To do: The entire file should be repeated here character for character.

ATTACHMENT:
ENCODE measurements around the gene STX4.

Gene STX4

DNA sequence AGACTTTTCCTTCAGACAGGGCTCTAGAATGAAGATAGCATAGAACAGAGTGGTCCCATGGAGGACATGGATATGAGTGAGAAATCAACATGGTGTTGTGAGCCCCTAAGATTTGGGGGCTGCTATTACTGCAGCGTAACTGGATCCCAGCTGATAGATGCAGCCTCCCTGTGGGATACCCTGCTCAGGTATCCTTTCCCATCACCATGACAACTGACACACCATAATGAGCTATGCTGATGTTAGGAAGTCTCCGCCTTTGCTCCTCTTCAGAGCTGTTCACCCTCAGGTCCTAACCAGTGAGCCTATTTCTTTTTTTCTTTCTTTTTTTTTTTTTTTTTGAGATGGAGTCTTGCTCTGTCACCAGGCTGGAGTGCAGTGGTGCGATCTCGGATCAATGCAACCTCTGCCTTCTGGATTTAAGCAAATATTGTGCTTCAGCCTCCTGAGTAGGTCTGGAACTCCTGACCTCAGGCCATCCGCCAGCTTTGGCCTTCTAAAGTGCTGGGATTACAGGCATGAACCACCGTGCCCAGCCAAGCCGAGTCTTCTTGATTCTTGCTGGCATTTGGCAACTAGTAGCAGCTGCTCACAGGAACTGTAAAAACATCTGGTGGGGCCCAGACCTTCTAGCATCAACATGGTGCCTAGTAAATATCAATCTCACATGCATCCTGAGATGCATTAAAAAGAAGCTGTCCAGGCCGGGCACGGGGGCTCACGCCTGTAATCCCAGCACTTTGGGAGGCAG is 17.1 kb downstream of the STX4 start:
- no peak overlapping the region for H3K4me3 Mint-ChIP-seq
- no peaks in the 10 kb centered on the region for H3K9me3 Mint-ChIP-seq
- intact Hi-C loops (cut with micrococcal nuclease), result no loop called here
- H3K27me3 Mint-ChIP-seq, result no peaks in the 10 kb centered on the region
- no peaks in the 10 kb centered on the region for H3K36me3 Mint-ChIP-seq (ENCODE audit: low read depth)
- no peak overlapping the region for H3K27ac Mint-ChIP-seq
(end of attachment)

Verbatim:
ENCODE measurements around the gene STX4.

Gene STX4

DNA sequence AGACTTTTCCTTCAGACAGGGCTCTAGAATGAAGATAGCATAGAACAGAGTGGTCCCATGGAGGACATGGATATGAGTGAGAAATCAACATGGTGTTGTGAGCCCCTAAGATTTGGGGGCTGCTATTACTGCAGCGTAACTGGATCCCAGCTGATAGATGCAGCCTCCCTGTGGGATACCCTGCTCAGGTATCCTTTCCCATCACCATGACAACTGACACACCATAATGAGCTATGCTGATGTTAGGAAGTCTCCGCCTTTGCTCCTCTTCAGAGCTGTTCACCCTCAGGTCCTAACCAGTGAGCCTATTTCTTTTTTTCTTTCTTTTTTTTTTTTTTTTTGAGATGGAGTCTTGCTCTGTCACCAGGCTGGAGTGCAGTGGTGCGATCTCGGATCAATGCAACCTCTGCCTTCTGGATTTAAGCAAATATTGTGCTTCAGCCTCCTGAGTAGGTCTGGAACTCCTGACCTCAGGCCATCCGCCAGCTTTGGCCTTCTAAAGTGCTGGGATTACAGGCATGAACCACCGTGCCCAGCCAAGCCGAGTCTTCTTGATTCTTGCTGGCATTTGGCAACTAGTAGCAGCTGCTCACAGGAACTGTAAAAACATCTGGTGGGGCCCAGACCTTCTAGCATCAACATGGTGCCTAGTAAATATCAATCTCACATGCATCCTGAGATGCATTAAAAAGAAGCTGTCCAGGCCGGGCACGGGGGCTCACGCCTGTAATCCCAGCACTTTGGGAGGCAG is 17.1 kb downstream of the STX4 start:
- no peak overlapping the region for H3K4me3 Mint-ChIP-seq
- no peaks in the 10 kb centered on the region for H3K9me3 Mint-ChIP-seq
- intact Hi-C loops (cut with micrococcal nuclease), result no loop called here
- H3K27me3 Mint-ChIP-seq, result no peaks in the 10 kb centered on the region
- no peaks in the 10 kb centered on the region for H3K36me3 Mint-ChIP-seq (ENCODE audit: low read depth)
- no peak overlapping the region for H3K27ac Mint-ChIP-seq